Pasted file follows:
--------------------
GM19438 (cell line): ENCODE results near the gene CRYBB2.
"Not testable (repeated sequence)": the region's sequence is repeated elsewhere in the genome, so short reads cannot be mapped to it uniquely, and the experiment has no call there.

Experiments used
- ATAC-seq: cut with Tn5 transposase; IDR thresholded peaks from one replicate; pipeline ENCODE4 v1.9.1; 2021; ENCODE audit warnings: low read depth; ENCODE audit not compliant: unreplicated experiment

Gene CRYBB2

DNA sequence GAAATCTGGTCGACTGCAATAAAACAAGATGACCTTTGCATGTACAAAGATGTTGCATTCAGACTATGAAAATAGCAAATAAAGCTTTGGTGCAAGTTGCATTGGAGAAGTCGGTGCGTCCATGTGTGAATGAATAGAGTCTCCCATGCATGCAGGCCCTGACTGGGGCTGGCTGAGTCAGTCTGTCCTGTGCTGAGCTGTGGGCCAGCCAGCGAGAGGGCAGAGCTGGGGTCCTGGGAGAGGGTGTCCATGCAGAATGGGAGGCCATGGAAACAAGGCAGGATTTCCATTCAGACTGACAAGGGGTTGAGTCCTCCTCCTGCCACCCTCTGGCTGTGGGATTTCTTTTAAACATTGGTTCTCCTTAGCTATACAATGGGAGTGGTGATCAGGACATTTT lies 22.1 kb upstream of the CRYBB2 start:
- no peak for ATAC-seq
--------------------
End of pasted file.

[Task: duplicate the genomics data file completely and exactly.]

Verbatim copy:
GM19438 (cell line): ENCODE results near the gene CRYBB2.
"Not testable (repeated sequence)": the region's sequence is repeated elsewhere in the genome, so short reads cannot be mapped to it uniquely, and the experiment has no call there.

Experiments used
- ATAC-seq: cut with Tn5 transposase; IDR thresholded peaks from one replicate; pipeline ENCODE4 v1.9.1; 2021; ENCODE audit warnings: low read depth; ENCODE audit not compliant: unreplicated experiment

Gene CRYBB2

DNA sequence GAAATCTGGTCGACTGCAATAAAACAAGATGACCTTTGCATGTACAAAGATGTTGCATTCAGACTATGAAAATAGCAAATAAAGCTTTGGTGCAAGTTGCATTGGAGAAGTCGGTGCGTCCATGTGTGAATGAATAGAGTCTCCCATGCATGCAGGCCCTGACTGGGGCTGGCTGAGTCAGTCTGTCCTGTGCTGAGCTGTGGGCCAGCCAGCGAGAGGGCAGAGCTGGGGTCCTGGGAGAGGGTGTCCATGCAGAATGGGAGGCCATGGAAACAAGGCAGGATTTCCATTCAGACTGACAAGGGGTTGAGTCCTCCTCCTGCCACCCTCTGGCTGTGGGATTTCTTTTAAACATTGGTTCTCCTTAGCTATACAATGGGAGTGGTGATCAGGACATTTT lies 22.1 kb upstream of the CRYBB2 start:
- no peak for ATAC-seq